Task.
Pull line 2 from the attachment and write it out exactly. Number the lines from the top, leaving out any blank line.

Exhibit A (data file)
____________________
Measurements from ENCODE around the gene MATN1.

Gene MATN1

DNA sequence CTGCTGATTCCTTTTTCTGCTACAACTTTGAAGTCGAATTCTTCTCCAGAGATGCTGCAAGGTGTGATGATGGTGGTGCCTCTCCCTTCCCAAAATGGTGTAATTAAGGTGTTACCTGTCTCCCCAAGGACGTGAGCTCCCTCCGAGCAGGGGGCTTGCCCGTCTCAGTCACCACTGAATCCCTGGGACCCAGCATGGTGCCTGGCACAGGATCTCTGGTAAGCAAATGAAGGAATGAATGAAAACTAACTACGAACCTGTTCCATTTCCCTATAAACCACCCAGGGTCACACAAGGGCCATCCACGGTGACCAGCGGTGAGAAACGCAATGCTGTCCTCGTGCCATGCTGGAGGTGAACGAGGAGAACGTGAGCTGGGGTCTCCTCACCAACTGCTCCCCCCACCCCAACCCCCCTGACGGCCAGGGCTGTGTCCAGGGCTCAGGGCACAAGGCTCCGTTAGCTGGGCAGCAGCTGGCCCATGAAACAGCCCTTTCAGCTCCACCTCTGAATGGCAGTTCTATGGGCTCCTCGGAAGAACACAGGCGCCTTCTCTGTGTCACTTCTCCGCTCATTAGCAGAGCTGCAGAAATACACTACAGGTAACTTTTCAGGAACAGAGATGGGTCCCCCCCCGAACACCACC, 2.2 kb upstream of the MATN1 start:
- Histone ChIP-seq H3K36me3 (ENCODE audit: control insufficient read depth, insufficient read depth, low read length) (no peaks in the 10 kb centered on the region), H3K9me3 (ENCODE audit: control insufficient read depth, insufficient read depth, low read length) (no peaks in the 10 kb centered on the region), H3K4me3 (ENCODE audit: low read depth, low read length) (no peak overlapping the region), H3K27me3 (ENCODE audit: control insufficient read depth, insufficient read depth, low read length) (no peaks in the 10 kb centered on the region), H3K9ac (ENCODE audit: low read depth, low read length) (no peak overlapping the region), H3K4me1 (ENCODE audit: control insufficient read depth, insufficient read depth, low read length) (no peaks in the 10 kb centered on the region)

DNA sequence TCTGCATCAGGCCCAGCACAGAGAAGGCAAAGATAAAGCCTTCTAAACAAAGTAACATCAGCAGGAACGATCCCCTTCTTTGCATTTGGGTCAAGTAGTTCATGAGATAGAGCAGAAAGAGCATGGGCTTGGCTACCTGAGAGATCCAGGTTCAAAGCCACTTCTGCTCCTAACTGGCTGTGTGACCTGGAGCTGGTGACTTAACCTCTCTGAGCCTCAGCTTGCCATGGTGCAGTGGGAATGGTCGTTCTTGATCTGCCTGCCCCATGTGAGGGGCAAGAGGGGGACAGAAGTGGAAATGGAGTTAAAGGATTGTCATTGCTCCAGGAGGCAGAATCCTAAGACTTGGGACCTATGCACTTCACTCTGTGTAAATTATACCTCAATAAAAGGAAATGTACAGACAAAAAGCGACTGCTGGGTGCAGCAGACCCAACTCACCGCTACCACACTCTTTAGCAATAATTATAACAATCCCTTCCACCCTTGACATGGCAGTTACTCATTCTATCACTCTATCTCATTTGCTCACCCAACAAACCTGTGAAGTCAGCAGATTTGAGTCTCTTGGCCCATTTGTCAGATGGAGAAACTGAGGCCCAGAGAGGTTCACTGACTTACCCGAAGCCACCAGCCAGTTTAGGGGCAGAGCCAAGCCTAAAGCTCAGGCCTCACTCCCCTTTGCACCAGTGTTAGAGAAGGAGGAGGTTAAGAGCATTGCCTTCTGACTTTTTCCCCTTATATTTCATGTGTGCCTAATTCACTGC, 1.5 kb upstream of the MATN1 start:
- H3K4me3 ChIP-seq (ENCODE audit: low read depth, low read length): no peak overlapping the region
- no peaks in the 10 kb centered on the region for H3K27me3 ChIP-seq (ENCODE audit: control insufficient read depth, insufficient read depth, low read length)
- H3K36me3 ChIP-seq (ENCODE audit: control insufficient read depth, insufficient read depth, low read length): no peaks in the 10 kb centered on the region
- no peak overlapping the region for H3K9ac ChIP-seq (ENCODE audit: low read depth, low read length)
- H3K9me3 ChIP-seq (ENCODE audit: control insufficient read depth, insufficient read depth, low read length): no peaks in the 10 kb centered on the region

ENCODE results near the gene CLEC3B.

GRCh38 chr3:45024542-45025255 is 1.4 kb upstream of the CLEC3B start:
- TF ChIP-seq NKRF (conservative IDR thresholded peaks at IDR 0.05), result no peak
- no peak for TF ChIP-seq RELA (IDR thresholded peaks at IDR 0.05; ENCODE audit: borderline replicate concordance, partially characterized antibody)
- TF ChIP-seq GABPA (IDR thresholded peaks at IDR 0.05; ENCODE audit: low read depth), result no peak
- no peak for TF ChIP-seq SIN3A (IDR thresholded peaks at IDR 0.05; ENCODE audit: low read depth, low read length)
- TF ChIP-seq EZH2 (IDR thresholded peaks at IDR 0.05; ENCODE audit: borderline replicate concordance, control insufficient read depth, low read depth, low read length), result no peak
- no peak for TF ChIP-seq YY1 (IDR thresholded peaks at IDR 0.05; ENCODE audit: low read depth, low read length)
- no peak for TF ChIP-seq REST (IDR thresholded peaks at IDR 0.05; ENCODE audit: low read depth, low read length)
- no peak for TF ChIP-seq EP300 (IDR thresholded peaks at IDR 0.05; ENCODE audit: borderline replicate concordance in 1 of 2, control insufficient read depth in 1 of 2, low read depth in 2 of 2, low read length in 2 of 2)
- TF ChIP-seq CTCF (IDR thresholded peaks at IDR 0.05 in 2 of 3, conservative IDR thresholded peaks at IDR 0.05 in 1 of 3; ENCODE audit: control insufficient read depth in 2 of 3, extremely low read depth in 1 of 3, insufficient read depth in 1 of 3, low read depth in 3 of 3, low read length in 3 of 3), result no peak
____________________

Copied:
Gene MATN1